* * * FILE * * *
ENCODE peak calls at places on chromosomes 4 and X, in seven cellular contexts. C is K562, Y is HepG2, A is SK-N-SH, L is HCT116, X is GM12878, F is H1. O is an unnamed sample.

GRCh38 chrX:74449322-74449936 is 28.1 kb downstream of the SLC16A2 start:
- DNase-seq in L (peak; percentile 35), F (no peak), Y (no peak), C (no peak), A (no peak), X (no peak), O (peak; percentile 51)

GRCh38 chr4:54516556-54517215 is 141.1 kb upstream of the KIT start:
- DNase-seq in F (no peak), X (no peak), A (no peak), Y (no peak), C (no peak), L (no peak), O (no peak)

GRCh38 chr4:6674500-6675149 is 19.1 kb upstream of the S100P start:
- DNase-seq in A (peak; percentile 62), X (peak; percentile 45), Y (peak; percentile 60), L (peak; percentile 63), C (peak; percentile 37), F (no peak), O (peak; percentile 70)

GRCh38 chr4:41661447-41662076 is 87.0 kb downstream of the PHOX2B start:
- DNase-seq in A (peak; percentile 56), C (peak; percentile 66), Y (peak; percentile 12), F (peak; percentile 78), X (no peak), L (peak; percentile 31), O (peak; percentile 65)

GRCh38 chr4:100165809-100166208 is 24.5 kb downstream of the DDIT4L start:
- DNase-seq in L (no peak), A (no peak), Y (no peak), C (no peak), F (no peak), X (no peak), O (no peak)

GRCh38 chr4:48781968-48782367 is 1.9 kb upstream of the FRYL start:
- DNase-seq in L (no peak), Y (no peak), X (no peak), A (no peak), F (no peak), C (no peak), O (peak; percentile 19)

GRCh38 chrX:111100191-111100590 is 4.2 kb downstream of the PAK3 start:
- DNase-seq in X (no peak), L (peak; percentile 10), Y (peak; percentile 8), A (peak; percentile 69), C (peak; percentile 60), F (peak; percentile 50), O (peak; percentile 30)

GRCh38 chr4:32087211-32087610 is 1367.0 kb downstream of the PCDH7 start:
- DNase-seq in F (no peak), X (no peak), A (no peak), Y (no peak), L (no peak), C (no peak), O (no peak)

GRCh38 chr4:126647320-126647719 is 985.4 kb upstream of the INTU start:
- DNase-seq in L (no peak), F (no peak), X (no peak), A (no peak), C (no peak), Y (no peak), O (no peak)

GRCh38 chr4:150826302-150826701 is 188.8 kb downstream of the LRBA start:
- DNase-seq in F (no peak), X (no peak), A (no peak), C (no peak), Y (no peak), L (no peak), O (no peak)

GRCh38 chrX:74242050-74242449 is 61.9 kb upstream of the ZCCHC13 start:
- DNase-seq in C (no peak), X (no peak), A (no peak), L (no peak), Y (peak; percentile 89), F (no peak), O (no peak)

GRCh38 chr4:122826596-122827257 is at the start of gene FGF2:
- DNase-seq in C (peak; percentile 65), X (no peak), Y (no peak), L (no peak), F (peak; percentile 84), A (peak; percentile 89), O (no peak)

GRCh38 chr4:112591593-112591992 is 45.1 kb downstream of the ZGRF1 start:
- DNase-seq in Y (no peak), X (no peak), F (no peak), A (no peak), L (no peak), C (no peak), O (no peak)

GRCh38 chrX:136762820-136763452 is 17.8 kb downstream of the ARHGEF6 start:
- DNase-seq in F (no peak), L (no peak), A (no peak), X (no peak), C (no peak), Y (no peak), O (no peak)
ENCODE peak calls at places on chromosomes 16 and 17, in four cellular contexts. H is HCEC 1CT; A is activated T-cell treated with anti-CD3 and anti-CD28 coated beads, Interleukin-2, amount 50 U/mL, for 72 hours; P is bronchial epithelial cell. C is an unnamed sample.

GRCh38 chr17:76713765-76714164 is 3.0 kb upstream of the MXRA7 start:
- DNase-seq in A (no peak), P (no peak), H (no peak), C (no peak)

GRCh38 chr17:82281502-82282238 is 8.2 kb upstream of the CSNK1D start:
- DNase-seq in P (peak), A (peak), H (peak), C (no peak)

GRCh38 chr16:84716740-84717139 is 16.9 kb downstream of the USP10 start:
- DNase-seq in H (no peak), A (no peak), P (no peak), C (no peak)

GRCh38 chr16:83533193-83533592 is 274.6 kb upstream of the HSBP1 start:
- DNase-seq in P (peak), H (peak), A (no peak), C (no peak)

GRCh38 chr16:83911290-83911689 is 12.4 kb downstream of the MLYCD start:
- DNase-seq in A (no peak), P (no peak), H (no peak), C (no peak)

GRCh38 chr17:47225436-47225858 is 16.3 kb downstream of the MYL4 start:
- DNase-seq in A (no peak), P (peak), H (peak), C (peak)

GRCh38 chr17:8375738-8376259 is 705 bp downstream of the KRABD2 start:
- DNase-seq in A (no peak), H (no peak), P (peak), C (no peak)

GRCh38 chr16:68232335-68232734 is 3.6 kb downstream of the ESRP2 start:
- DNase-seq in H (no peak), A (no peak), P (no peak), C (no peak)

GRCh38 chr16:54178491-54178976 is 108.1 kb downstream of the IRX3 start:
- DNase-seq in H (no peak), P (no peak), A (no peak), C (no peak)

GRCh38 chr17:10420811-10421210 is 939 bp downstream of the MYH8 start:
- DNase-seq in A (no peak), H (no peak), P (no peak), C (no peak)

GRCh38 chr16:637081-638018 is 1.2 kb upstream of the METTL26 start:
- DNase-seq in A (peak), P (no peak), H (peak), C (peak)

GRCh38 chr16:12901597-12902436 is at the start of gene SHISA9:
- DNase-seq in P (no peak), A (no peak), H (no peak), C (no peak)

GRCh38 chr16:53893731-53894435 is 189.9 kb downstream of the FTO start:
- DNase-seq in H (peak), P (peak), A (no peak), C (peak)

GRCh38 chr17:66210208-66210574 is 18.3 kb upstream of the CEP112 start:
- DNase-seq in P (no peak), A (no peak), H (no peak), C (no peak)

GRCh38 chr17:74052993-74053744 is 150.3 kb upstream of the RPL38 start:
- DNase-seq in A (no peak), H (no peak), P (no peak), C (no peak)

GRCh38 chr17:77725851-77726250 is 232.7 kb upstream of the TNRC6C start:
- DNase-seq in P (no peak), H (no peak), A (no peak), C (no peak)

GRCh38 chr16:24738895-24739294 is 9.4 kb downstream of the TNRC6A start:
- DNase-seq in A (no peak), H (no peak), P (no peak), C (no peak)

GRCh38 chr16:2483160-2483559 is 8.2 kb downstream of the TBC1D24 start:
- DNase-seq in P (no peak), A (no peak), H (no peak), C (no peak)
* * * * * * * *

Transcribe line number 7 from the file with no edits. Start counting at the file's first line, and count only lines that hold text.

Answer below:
- DNase-seq in A (peak; percentile 62), X (peak; percentile 45), Y (peak; percentile 60), L (peak; percentile 63), C (peak; percentile 37), F (no peak), O (peak; percentile 70)